Added 1 new A* page:There was a lot of news last week about potential habitable (or previously habitable) water worlds in our solar system; I *think* this was spurred by NASA finally concluding that the Cassini probe did detect molecular hydrogen in a plume of ice it flew through from Saturn's moon Enceladus in late 2015—that's what the BBC's article is about, anyway.|
On Earth, hydrogen molecules can get into seawater like so: "At the mid-ocean ridges on our planet, seawater is drawn through, and reacts with, hot upwelling rocks that are rich in iron and magnesium. As the minerals in these rocks incorporate H2O molecules into their crystal structure, they release hydrogen..." So, detecting hydrogen in the geysers thought to be spewing upward from Enceladus' subsurface oceans *could* mean that those oceans have hot underwater vent areas that could support life; at any rate, the food source those vent areas have is definitely present in Enceladus: on Earth, microorganisms classed as "methanogens" use released hydrogen as food—they "make methane as they react the hydrogen with carbon dioxide."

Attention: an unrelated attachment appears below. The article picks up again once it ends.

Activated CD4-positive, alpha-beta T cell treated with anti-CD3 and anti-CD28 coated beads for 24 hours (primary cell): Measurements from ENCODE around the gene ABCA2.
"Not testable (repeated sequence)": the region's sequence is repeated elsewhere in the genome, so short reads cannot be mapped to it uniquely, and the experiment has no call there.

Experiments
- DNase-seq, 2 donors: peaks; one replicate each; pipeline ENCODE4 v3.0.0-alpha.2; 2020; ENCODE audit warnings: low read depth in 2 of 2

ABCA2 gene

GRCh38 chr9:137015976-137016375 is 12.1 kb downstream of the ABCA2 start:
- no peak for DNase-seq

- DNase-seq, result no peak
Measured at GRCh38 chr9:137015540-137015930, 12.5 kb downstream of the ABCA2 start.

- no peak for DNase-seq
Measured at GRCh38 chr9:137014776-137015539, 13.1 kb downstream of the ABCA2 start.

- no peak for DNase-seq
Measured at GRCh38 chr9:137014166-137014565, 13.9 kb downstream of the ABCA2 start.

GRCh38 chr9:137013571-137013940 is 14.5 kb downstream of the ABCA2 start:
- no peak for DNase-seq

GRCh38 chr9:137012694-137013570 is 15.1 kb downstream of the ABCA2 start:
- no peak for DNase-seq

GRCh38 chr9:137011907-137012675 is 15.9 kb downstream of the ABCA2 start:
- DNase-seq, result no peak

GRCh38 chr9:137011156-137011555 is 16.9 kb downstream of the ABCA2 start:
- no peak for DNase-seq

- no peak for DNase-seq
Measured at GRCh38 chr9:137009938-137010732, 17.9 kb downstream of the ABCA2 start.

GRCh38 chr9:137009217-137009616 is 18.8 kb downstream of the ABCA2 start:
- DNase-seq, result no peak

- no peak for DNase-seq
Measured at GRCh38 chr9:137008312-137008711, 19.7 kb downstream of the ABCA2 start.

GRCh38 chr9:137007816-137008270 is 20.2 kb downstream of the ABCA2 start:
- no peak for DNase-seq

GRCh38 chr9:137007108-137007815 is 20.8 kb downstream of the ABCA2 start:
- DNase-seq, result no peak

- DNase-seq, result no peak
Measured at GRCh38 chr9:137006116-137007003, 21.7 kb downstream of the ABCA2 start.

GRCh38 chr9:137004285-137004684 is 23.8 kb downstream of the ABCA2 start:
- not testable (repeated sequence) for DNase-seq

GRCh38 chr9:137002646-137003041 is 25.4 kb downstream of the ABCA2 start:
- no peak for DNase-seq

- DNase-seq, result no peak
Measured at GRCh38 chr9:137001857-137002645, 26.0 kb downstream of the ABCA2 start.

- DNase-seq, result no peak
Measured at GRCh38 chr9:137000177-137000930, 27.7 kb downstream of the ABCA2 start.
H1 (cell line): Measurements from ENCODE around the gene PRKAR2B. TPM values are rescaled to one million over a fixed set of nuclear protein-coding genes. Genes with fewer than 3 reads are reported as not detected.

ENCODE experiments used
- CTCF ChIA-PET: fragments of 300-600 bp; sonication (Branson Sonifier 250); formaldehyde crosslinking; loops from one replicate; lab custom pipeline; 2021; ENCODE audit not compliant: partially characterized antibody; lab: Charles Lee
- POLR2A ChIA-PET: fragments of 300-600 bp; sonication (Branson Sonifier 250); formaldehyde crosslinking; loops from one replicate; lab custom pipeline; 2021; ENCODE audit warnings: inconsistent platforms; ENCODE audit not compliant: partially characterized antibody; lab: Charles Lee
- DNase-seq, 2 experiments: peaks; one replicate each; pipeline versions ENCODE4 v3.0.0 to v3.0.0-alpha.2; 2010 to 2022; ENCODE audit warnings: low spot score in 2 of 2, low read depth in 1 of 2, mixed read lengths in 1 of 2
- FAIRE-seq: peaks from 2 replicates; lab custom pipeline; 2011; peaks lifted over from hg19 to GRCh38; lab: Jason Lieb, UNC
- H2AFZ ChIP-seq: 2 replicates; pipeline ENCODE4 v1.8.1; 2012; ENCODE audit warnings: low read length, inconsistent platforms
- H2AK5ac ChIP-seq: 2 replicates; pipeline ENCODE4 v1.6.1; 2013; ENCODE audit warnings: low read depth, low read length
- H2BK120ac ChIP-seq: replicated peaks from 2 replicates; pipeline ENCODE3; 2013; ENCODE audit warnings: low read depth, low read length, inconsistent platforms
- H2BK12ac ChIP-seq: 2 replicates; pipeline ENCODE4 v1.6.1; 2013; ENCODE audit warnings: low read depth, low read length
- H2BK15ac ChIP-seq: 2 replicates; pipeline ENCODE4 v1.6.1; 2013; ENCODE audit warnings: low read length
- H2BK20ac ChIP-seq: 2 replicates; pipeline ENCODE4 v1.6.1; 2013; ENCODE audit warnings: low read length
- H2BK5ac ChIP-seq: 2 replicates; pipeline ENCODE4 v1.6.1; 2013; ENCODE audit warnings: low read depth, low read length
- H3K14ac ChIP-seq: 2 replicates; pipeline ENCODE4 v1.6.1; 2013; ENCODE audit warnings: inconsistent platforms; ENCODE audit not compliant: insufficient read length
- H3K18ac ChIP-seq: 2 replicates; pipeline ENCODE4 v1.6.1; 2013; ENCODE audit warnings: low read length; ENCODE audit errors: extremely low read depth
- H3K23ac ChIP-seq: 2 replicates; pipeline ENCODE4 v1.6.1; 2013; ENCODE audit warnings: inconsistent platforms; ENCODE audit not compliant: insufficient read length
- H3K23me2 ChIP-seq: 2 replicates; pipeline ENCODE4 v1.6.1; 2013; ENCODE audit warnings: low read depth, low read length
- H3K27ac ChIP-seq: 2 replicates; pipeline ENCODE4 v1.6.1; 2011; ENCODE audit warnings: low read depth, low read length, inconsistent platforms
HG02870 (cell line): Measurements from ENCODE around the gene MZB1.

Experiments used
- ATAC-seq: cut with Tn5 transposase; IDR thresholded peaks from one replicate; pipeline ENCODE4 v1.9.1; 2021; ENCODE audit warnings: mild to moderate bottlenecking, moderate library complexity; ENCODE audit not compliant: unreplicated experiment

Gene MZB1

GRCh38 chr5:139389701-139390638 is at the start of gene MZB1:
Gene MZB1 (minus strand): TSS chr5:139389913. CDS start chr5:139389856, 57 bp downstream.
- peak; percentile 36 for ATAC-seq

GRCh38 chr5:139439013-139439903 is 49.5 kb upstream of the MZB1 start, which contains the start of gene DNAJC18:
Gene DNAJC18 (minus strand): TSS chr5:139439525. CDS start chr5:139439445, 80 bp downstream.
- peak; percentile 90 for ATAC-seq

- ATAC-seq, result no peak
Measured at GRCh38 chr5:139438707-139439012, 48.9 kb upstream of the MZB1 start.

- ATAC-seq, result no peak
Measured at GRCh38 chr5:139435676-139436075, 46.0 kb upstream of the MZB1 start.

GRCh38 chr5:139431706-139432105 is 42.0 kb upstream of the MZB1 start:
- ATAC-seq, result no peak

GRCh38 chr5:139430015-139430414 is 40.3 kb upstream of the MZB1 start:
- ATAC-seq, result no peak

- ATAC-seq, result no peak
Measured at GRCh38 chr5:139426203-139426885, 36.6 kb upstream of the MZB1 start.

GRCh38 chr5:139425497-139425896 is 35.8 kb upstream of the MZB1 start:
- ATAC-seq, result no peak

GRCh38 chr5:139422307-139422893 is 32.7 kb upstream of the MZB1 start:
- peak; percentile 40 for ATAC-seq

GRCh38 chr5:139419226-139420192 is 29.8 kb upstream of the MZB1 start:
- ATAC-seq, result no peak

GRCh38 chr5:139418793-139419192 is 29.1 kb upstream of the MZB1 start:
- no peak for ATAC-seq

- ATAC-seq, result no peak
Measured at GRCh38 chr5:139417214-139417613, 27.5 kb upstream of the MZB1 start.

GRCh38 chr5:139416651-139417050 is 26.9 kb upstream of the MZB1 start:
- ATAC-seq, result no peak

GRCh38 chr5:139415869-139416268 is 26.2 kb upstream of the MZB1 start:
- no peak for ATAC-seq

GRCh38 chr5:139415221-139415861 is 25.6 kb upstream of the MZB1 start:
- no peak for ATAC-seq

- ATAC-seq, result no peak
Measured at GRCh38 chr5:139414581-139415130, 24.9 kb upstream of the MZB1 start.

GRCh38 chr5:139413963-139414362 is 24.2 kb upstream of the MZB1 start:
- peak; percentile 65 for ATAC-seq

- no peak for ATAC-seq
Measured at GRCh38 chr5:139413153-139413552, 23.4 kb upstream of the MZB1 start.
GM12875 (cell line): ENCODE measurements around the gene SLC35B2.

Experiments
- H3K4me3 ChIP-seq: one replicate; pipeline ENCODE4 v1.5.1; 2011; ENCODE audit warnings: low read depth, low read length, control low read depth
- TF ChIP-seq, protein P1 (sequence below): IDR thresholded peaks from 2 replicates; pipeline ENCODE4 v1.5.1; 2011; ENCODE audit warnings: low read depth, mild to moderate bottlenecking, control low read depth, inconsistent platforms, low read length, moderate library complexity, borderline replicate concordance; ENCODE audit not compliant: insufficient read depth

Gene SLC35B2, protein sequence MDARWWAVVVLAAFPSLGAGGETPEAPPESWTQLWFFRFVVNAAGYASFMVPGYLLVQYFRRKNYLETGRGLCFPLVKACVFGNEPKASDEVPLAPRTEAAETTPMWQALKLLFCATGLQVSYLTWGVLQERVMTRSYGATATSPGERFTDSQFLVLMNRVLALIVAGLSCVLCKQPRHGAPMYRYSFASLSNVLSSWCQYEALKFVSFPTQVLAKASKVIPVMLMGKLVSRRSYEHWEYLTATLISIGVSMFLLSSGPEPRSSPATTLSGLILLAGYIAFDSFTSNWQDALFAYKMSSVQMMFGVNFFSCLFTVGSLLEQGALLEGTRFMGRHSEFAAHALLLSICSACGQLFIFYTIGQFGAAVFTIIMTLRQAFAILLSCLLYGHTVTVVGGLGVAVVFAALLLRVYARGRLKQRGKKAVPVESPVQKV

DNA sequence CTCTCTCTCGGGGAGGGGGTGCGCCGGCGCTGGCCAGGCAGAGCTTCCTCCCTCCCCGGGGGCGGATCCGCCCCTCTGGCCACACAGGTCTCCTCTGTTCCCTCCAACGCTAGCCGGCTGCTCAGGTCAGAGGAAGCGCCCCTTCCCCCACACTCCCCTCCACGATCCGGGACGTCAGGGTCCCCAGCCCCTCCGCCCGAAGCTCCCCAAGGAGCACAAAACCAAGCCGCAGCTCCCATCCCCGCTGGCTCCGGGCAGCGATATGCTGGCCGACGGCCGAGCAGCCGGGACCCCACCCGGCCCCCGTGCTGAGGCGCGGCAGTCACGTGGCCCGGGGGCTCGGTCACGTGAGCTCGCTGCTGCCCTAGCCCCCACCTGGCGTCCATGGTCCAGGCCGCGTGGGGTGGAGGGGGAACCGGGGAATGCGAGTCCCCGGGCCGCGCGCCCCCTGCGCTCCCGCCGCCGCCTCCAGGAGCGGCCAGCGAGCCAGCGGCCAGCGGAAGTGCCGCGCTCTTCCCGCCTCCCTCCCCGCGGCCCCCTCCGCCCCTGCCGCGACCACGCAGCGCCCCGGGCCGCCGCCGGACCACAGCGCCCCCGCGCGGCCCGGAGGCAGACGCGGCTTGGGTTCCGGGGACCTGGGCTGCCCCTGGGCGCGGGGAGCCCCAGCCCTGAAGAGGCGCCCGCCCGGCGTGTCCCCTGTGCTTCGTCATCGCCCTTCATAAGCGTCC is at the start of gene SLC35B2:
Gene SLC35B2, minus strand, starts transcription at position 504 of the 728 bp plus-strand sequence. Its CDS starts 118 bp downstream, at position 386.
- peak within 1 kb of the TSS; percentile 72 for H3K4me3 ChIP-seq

The article mentions that to detect the presence of actual tiny life forms, or their unmistakable traces, in the ice plumes shooting out of Enceladus, you would need a different kind of spectrometer than Cassini is equipped with, and that "a proposal is being put together to fly them in 2026."
It ends with an informative biochemistry quote from Cassini scientist Dr. Hunter Waite: "For life, you need liquid water, organics, and the CHNOPS elements (carbon, hydrogen, nitrogen, oxygen, phosphorus, sulphur). OK, we haven't yet measured phosphorus and sulphur at Enceladus. But you also need some kind of metabolic energy source, and the new Cassini results are an important contribution in that regard."